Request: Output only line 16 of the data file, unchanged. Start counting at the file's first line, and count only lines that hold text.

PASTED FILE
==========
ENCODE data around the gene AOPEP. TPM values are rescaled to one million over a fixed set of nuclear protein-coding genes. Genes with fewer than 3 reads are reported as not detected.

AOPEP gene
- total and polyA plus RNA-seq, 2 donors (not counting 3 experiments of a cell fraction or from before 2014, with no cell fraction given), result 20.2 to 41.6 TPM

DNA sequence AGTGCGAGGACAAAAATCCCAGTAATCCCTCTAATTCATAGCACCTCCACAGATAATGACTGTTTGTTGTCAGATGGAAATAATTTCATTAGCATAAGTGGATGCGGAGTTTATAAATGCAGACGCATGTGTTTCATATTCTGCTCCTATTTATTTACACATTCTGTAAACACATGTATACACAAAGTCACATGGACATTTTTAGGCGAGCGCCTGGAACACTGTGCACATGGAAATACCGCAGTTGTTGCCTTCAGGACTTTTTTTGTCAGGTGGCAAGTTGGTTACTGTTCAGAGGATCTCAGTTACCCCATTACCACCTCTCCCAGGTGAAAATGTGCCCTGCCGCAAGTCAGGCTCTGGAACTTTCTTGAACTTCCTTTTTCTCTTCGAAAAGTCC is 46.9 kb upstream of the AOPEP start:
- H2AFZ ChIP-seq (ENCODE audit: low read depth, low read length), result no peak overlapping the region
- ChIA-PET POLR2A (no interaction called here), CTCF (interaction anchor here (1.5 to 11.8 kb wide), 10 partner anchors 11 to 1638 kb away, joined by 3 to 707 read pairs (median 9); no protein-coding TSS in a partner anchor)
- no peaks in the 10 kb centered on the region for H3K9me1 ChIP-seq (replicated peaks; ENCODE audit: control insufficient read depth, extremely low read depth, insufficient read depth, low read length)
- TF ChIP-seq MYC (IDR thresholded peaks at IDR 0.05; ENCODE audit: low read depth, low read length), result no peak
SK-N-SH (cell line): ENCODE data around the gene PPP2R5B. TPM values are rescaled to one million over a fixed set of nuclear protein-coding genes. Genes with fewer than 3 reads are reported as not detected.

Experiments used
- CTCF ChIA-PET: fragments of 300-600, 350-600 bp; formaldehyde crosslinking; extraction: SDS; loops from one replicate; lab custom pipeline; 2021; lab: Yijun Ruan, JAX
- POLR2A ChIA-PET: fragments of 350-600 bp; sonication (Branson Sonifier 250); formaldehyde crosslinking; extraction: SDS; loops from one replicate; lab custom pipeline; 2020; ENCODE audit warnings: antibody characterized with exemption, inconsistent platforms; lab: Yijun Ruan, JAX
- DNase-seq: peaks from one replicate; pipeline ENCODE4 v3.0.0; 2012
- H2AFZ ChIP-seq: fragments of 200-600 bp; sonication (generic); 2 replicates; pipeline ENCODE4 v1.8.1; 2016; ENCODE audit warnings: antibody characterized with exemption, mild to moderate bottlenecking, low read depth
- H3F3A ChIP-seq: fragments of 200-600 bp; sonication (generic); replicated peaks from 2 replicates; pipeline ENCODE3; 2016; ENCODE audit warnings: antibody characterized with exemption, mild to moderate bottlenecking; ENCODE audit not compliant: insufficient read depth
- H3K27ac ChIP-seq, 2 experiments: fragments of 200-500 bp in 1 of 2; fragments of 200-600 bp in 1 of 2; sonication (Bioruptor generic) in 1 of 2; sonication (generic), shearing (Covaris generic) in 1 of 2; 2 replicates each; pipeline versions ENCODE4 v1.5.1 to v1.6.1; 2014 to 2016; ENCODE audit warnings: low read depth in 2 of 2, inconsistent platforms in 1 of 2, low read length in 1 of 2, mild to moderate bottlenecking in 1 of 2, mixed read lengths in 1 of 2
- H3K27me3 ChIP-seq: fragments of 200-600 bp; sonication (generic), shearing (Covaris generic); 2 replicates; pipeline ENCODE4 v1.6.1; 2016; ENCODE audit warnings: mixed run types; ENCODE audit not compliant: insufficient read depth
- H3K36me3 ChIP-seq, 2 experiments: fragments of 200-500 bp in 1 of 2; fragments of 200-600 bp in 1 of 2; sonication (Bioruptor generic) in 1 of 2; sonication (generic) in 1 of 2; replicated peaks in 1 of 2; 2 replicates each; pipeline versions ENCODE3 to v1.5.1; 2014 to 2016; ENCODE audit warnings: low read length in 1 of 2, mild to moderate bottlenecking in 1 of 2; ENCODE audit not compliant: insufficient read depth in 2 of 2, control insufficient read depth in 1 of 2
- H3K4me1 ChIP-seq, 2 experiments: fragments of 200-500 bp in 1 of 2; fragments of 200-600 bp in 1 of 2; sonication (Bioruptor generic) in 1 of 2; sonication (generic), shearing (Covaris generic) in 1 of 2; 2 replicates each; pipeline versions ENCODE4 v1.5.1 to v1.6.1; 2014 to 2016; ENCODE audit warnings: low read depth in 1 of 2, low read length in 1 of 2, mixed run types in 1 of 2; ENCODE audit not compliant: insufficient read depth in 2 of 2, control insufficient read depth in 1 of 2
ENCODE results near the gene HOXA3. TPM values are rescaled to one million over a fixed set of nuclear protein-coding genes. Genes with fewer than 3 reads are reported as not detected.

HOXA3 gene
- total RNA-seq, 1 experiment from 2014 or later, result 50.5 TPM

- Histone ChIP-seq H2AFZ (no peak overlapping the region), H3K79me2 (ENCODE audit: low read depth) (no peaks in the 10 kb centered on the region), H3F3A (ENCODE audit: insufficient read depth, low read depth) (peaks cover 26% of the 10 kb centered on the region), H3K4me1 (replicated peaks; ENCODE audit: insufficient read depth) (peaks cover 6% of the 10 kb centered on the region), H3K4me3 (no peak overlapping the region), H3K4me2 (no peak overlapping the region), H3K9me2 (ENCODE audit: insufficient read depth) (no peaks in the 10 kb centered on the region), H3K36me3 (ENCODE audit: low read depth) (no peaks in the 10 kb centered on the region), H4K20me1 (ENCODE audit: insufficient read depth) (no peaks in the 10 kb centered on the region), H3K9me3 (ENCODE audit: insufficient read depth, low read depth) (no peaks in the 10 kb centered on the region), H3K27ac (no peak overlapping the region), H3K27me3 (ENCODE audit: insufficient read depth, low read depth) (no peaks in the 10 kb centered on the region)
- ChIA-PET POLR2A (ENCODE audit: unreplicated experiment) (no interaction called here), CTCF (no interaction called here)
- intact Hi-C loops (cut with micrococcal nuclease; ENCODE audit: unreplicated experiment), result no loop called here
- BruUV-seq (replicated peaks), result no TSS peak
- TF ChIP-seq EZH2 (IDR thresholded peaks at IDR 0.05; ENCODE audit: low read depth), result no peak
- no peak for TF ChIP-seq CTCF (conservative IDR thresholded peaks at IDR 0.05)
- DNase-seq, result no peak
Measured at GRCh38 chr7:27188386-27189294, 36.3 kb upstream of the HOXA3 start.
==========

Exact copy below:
- H3K27ac ChIP-seq, 2 experiments: fragments of 200-500 bp in 1 of 2; fragments of 200-600 bp in 1 of 2; sonication (Bioruptor generic) in 1 of 2; sonication (generic), shearing (Covaris generic) in 1 of 2; 2 replicates each; pipeline versions ENCODE4 v1.5.1 to v1.6.1; 2014 to 2016; ENCODE audit warnings: low read depth in 2 of 2, inconsistent platforms in 1 of 2, low read length in 1 of 2, mild to moderate bottlenecking in 1 of 2, mixed read lengths in 1 of 2